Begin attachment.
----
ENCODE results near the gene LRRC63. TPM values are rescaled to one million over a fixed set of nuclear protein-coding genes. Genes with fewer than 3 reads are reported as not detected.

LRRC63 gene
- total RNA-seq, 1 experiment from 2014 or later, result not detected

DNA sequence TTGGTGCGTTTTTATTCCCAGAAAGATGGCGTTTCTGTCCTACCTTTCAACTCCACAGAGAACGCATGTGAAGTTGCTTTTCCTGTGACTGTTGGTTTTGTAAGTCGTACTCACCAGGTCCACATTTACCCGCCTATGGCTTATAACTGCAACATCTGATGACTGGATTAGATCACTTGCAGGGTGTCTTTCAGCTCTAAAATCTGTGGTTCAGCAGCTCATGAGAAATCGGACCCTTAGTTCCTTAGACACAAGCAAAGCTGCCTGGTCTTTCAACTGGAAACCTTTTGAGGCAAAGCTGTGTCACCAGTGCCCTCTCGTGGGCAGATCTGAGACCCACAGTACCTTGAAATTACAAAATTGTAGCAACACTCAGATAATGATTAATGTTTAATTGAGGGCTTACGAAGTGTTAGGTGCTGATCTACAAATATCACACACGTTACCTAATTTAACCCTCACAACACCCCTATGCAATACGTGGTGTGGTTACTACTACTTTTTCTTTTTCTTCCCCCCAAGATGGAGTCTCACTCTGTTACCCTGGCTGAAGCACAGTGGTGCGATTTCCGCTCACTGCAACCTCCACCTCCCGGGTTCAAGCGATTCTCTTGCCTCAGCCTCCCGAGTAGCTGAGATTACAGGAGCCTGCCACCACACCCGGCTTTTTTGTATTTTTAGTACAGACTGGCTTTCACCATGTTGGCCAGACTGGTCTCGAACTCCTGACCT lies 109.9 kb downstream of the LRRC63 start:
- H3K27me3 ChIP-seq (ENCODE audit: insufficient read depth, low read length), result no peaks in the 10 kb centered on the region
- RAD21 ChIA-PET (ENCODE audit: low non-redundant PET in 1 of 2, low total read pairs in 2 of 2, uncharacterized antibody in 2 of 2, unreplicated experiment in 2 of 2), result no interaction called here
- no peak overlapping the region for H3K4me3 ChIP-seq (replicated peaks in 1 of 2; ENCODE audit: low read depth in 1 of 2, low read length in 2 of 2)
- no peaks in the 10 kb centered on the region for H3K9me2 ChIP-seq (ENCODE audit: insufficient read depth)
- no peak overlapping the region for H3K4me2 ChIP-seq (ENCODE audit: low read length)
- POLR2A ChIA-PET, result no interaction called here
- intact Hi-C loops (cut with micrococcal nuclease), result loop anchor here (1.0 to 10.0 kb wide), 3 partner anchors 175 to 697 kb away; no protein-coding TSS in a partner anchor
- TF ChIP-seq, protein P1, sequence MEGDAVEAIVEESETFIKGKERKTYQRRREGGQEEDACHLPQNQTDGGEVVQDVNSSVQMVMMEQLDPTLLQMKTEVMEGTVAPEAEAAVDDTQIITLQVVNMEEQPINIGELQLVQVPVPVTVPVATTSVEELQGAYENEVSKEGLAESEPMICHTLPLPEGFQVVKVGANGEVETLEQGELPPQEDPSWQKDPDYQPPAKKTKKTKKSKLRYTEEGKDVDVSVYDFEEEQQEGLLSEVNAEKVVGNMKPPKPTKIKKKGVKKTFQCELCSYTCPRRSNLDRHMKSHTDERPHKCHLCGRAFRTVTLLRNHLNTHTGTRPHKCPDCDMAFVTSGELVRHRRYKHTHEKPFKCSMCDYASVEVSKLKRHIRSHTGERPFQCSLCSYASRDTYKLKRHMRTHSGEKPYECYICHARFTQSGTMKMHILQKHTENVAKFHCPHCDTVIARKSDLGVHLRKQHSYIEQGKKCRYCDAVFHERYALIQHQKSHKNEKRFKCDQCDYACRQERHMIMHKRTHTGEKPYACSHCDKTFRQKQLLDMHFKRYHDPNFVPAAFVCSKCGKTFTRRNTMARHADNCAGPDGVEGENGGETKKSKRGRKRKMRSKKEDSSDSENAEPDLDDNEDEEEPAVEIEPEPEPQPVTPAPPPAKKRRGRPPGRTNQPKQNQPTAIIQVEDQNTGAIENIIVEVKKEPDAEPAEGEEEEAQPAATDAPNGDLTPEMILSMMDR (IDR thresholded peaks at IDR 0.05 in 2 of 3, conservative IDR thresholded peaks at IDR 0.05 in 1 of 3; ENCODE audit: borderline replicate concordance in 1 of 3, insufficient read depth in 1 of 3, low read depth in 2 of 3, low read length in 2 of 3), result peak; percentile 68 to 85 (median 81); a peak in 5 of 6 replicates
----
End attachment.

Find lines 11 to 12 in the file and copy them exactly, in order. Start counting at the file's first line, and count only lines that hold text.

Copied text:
- intact Hi-C loops (cut with micrococcal nuclease), result loop anchor here (1.0 to 10.0 kb wide), 3 partner anchors 175 to 697 kb away; no protein-coding TSS in a partner anchor
- TF ChIP-seq, protein P1, sequence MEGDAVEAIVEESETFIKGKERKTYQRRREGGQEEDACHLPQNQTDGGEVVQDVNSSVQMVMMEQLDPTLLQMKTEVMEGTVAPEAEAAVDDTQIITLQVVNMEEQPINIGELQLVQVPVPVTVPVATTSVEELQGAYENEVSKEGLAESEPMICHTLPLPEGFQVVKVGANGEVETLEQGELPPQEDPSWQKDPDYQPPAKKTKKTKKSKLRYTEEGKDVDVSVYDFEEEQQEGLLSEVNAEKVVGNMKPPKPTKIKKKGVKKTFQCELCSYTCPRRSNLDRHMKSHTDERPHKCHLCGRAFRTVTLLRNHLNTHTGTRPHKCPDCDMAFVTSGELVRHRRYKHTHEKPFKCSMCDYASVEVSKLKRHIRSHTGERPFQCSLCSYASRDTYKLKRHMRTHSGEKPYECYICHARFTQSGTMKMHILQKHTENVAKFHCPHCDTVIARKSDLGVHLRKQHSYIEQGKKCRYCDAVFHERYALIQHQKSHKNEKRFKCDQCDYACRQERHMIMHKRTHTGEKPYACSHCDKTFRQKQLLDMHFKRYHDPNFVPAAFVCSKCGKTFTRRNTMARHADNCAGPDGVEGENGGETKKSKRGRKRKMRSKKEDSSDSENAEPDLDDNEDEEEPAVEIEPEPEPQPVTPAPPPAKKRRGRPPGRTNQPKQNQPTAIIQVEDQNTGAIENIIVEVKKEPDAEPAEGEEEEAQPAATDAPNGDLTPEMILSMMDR (IDR thresholded peaks at IDR 0.05 in 2 of 3, conservative IDR thresholded peaks at IDR 0.05 in 1 of 3; ENCODE audit: borderline replicate concordance in 1 of 3, insufficient read depth in 1 of 3, low read depth in 2 of 3, low read length in 2 of 3), result peak; percentile 68 to 85 (median 81); a peak in 5 of 6 replicates